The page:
Do you have too many “cooks in the kitchen”?
When most new clients come to see me, they may already have several “advisors” but no clear understanding of what they are actually getting advice on. They might have a financial planner from their bank, and perhaps an insurance agent who also happens to sell mutual funds but doesn’t do financial planning. There might be a bookkeeper who dabbles in investments “on the side.” Perhaps a lawyer. This is a fairly common planning mistake. I call it “Too Many Cooks in the Kitchen.” In order to be effective at organizing your financial life, saving, and investing to meet your goals, you need to have one primary investment advisor who can look at the big picture objectively and head off the “conflicting advice syndrome.”
A “financial advisor” or “financial planner” is typically a personal financial specialist who can help you create a financial plan and then implement it. This professional may also be an accredited and licensed investment advisor and portfolio manager – someone who can help also help you select your investments to meet your financial goals and match your risk-tolerance level. But an investment advisor should do more than suggest what stock “looks good” this month. A lot more.
More important than picking individual investments is for the investment advisor to practice asset allocation. Research has shown that up to 95% of your investment return is a result of proper asset allocation, not just picking the right individual stock, bond, or fund. It’s important to find an advisor who can provide documentation that clearly outlines an asset allocation methodology that’s right for you. This is generally referred to as an “Investment Policy Statement,” and it will outline your asset mix objectives, your risk tolerance, return objectives, restrictions, constraints, and your time horizon.
- Does your advisor ask about you? You want your advisor to get to know you – your, values, goals, and financial objectives. Only then can an advisor provide you with an actionable financial plan with specific recommendations to achieve your goals given your risk-tolerance level.
- Does your advisor provide active investment guidance? A competent advisor will review your portfolio in light of your financial plan. They should create a detailed statement of investment objectives and asset allocations. They should provide a detailed strategy for the investment management team.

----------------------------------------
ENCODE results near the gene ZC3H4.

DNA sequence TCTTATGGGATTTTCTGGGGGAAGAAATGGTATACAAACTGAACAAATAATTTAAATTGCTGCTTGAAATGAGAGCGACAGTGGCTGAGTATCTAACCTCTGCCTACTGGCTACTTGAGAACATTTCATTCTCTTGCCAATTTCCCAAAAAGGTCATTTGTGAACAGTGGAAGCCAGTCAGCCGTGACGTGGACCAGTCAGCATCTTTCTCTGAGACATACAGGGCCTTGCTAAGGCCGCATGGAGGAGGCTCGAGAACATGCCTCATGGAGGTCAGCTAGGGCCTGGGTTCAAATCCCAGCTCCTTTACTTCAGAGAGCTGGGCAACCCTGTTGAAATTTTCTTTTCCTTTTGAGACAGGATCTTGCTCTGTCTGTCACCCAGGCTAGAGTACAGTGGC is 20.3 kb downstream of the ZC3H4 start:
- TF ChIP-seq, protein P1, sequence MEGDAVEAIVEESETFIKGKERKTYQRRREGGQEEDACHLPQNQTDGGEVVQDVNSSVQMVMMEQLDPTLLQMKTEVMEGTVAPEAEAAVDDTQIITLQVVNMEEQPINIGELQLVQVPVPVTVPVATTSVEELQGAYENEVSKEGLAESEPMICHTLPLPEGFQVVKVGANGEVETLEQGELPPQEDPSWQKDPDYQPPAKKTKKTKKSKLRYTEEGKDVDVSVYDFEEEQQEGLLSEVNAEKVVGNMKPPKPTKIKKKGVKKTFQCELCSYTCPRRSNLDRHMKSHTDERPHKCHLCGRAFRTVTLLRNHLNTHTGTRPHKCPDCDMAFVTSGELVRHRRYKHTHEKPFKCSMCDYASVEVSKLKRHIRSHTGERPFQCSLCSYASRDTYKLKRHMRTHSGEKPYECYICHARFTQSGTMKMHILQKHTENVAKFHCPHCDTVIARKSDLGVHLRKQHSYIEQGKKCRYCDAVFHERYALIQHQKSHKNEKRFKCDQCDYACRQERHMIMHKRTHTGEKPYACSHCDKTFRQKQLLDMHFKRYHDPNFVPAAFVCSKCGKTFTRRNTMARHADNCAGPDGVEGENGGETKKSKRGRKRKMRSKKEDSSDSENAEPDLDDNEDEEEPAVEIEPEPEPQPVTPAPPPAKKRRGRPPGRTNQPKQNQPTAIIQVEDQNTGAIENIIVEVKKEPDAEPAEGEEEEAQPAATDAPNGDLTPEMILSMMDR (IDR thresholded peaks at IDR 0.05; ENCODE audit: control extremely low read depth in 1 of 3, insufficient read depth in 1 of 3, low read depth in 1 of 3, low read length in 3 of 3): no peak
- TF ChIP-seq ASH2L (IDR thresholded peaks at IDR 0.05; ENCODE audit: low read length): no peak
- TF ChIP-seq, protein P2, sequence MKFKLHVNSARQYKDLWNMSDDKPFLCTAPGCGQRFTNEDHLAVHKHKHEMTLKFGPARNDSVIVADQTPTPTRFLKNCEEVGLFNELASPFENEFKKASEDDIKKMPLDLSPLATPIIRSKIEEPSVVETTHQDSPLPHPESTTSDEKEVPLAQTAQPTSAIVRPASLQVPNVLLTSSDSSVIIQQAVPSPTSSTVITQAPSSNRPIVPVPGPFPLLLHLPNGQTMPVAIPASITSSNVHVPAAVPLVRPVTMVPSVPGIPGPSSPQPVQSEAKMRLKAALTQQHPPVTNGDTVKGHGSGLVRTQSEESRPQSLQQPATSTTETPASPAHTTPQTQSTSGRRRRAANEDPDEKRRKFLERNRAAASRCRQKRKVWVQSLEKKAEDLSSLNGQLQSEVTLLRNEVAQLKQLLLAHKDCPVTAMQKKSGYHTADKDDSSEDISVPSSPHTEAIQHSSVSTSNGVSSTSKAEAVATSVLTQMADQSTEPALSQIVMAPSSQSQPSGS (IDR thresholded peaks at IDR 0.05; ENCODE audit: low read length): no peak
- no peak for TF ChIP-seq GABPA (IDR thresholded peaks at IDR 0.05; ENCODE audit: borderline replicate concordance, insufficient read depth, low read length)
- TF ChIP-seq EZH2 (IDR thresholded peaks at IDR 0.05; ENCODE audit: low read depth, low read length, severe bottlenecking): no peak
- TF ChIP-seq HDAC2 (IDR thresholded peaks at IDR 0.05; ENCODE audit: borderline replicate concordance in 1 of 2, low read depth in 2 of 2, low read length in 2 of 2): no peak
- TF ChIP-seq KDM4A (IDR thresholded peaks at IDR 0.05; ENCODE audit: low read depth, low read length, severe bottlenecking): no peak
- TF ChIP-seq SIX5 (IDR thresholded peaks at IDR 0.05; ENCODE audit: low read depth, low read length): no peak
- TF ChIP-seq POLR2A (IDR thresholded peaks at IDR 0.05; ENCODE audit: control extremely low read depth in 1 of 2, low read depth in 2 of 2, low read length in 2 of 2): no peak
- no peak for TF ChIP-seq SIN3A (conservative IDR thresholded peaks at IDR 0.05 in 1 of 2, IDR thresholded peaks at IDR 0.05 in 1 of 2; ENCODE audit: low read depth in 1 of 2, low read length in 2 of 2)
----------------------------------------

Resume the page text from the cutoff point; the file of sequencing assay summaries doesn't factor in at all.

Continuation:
- Does your advisor emphasize tax efficiency? You are legally entitled to arrange your affairs to pay the least amount of tax. Your advisor should maximize tax-cutting opportunities through your entire financial plan. And they should be especially vigilant about making your investment portfolio as tax-efficient as possible. Research has shown that tax efficiency is the factor that has the single largest impact on long-term wealth creation in your portfolio.
- Does your advisor shop the market? If your advisor is locked into using the investment products of just one company, there’s a pretty good chance you are limiting your investment choices – and portfolio performance – to a very narrow field. No single company always has the best product in all categories. It makes more sense to use an advisor who has no particular bias for one company’s product in their selection methodology, and who is free to go anywhere in the investment universe in search of the best securities to fit into your defined asset allocation.
- Is your advisor qualified? It used to be that almost anyone could hang out a shingle and call themselves a “financial advisor.” This led to a lot of abuse and outright fraud perpetrated on unsuspecting, greedy, or naïve investors. But the rules have tightened up, and the activities of financial advisors are now governed to some degree by various regulatory agencies and industry associations.
As far as training goes, most competent advisors now have, through study, training, and examinations, earned various designations that certify them as members in good standing of reputable industry organizations. These include such specialized designations as Certified Financial Planner (CFP), Certified Investment Manager (CIM), Fellow of the Canadian Securities Institute (FCSI), and Chartered Life Underwriter (CLU). Professional designations include Chartered Professional Accountant (CPA) and Chartered Financial Analyst (CFA). Look for at least some of these accreditations when shopping for an advisor.
Portfolio Managers must also be registered and licensed by provincial securities commissions, such as the Ontario Securities Commission. When interviewing potential financial advisors, do not be afraid to ask about qualifications and registrations. In fact, insist on it. After all, it’s your money you’re entrusting to this person. Make sure they know what they’re doing.